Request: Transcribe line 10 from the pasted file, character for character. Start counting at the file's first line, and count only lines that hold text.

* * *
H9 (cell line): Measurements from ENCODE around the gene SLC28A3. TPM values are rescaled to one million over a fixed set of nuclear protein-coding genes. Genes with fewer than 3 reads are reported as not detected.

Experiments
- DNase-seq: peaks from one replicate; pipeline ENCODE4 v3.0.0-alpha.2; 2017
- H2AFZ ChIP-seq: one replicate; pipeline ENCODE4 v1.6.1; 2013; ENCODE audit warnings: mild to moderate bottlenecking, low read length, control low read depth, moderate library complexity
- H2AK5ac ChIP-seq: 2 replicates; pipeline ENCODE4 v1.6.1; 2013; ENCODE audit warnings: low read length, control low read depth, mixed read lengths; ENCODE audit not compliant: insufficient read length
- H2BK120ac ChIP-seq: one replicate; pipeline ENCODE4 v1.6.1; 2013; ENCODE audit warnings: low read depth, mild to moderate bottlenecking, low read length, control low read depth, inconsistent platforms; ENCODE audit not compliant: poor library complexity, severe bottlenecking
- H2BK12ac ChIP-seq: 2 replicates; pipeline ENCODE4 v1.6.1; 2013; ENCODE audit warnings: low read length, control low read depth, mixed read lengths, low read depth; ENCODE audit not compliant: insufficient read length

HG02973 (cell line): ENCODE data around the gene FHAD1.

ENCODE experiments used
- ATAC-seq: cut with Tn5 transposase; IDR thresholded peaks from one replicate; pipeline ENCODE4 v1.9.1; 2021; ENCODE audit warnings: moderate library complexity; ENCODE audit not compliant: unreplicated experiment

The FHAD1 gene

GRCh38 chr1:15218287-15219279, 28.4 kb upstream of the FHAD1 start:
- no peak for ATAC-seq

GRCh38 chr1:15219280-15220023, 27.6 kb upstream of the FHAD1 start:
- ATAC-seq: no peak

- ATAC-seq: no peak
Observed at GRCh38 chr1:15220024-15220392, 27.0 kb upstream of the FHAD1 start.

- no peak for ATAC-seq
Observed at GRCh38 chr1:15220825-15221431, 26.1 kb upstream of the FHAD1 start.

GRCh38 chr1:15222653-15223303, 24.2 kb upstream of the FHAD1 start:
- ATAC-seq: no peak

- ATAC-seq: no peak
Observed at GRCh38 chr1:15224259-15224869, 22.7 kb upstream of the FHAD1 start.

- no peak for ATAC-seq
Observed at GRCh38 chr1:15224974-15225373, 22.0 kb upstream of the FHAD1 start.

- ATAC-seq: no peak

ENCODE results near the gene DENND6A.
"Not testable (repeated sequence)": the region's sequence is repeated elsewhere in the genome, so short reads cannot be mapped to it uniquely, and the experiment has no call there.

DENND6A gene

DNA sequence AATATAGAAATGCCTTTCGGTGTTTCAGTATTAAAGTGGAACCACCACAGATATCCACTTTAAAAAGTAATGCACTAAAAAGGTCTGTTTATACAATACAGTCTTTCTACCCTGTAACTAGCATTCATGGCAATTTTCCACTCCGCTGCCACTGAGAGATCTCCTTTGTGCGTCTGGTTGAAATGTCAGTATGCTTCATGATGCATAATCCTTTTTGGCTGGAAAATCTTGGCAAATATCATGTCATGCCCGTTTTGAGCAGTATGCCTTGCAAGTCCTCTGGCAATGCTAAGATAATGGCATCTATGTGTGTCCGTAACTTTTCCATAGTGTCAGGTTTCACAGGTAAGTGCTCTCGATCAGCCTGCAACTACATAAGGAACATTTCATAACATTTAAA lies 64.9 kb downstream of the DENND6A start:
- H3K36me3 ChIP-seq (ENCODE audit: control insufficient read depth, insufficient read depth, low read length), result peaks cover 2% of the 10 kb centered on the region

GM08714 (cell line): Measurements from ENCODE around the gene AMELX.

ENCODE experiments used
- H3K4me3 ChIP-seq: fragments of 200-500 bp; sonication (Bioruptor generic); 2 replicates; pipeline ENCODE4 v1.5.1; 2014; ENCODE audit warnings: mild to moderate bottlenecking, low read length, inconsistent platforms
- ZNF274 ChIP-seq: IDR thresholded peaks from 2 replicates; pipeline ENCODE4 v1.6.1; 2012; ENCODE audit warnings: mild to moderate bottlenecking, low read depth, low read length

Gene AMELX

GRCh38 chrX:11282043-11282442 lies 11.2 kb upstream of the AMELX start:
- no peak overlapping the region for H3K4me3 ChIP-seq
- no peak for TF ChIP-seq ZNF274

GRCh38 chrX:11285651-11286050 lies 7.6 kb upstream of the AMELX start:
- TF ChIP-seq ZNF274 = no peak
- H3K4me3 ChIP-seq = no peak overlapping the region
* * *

- ATAC-seq: cut with Tn5 transposase; IDR thresholded peaks from one replicate; pipeline ENCODE4 v1.9.1; 2021; ENCODE audit warnings: moderate library complexity; ENCODE audit not compliant: unreplicated experiment